In the mathematical theory of probability, queue theory is a discipline that uses Kendall notation (or sometimes Kendall notation) as the standard system to describe and classify a tail node. This notation is named after the British statistician and mathematician Sir Maurice Kendall, who developed it in 1953. Kendall notation is a way of representing a queueing system in terms of its components. It consists of four parts: the arrival process, the service process, the number of servers, and the queue discipline. The arrival process is the way in which customers arrive at the queue.

It can be either random or deterministic. Random arrival processes are usually represented by Poisson distributions, while deterministic arrival processes are usually represented by Markov chains. The service process is the way in which customers are served at the queue. Random service processes are usually represented by exponential distributions, while deterministic service processes are usually represented by Markov chains.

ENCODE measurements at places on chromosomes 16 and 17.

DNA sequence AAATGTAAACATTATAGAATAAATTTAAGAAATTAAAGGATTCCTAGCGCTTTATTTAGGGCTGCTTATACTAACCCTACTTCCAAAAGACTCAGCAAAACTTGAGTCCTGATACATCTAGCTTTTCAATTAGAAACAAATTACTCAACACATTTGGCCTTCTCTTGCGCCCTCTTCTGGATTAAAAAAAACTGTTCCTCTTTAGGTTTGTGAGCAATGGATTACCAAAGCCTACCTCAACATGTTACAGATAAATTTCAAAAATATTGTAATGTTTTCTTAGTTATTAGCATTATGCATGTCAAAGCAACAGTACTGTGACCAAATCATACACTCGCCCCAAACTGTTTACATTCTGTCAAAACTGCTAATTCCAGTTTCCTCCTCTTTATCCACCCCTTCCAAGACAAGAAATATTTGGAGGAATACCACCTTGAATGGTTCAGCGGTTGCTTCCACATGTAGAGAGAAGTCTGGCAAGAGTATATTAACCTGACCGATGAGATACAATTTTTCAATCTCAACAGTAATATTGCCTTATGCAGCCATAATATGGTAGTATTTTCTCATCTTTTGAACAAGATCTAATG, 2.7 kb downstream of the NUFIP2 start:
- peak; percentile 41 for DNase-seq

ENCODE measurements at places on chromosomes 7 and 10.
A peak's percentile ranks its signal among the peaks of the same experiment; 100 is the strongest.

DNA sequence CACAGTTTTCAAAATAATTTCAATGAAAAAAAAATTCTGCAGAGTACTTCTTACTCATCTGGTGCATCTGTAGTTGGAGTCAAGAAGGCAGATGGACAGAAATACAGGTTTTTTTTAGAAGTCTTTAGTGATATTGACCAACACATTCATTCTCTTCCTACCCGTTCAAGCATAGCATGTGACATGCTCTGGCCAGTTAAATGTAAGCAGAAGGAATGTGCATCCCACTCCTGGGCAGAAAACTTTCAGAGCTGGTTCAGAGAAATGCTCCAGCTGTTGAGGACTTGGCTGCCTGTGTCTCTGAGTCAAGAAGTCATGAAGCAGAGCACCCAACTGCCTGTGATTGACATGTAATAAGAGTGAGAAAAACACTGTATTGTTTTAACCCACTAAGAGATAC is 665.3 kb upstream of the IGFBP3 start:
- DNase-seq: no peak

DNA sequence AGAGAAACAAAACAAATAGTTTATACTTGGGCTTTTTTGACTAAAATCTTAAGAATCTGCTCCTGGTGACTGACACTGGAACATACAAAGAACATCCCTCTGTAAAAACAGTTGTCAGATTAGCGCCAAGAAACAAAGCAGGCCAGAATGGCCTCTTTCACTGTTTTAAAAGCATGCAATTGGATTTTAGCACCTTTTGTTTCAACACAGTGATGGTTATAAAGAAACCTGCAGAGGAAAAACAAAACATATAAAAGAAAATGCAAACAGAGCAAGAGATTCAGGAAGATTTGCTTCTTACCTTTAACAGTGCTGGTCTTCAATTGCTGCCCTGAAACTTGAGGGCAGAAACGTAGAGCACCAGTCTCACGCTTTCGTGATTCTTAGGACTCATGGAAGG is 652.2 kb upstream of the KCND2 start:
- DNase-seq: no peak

The number of servers is the number of people or machines that are available to serve customers at the queue. This number can be either fixed or variable. The queue discipline is the way in which customers are served at the queue. It can be either first-come-first-served (FCFS), last-come-first-served (LCFS), or priority-based (PB).

Kendall notation is a useful tool for understanding and analyzing queues. It allows us to identify and classify different types of queues, as well as to analyze their performance under different conditions. By using Kendall notation, we can also compare different queues and determine which one is best suited for a particular situation.